Chelsea boss Jose Mourinho has kept all of his players bar John Terry in the dark over who will be starting against Schalke in the Champions League on Tuesday night.
The Portuguese has informed the veteran centre-half that he will play in Gelsenkirchen but will not disclose the remainder of his line-up until shortly before kick-off.
"I know but the players don't know," Mourinho told reporters on Monday. "[With] only two days in between matches, I didn't train tactically for the game so the players don't know, so it's a principle I want always to keep.
"When they don't know I don't like to say. I have to make an option for tomorrow [Tuesday] - I have to make a choice between David [Luiz] and Gary [Cahill].”
Schalke have won both their opening European fixtures this season, while Chelsea have won one and lost one.
And Mourinho is expecting a tough tie against the side currently fifth in the Bundesliga, especially with left-back Ashley Cole still recovering from a rib injury.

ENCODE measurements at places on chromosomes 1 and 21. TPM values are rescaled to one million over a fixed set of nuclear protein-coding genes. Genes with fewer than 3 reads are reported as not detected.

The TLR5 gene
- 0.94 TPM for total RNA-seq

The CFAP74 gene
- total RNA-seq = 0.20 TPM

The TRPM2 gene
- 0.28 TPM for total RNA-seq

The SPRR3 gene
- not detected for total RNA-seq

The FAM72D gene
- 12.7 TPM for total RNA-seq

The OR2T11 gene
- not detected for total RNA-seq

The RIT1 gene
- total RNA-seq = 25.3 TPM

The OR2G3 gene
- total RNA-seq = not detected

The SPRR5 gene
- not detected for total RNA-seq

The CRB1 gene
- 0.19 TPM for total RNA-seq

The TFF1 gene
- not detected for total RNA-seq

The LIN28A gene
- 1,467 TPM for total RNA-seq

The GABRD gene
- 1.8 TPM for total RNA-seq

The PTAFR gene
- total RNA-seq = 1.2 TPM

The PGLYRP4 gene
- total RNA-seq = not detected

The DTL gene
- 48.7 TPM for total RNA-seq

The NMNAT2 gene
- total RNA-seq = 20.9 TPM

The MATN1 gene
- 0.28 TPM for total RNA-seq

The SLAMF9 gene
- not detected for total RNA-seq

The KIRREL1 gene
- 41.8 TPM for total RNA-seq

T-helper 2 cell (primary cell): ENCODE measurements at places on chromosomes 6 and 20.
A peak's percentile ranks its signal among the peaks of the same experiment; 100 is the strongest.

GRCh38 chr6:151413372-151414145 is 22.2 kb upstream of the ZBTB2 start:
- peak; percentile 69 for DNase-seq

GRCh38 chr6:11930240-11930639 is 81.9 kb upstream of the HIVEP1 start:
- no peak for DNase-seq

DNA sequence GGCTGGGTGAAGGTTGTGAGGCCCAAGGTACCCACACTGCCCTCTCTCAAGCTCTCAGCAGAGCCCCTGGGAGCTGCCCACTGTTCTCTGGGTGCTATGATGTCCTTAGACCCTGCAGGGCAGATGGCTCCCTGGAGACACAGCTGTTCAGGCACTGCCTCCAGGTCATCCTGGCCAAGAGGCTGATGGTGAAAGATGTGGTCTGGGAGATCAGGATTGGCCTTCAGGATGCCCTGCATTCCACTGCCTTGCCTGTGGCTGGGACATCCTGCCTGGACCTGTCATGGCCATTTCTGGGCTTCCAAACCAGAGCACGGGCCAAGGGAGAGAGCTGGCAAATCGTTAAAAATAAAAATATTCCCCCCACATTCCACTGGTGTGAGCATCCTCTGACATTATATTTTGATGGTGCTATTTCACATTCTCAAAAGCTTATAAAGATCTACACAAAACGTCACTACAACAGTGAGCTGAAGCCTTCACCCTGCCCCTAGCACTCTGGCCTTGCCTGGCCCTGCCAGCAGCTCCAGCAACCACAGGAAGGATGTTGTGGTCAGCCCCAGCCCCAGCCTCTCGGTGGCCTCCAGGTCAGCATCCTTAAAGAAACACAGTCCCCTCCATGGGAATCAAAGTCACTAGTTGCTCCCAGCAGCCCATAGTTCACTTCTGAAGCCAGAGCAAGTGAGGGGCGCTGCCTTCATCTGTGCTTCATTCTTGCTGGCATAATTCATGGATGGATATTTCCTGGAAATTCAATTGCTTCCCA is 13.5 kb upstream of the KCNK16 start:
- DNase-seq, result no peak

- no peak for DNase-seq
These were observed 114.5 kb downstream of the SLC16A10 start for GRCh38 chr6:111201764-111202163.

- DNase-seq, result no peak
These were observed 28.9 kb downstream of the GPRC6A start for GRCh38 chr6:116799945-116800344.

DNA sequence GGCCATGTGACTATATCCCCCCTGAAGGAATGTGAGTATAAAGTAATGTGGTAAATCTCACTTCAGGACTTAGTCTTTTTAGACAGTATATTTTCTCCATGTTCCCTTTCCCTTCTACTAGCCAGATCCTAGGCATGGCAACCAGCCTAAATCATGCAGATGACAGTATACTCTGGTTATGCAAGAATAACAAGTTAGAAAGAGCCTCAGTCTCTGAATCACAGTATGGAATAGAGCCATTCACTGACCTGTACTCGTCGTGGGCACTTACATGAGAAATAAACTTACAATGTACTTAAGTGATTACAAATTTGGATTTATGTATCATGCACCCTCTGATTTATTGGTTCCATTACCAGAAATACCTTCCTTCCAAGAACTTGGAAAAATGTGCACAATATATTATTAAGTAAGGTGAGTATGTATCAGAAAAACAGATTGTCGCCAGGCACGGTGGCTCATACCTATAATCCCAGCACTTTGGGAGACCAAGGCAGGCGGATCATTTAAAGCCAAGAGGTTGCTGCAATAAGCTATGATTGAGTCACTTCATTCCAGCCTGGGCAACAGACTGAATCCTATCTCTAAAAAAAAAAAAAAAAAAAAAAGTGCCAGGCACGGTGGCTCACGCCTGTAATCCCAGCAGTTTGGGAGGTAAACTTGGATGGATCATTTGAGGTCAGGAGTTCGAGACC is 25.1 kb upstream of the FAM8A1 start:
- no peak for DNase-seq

"It's difficult for a team to be at maximum power, to play a match without somebody missing through injury or suspension," the two-time Champions League winner said. "They miss a couple of players but us too.
"Ashley Cole is an important player for us and is not playing. That's not a big deal. A team is a squad, not 11 players, and they have a squad with players to replace.
"What's the difference between [Jefferson] Farfan and [Christian] Clemens or [Max] Meyer, between [Marco] Hoger and [Roman] Neustadter? It's a good team, a good opponent, and hopefully we can be better than them.
"We play now two matches against the strongest opponent in the group and need points over these two matches. That's obvious. Tomorrow we have a game and we want to win and are going to try to win."
Mourinho also spoke of Cameroonian forward Samuel Eto'o, who netted his first Premier League goal for Chelsea against Cardiff City on Saturday.
"Cardiff was good for him, not just for the goal but for his contribution," he added. "His movement was very good; in the first half when Cardiff was compact and closed he was the one in attacking positions with better movement and participation.
"It's the goal that gives him the confidence, the extra motivation he needs, so normally now he is happier. He's a very good player."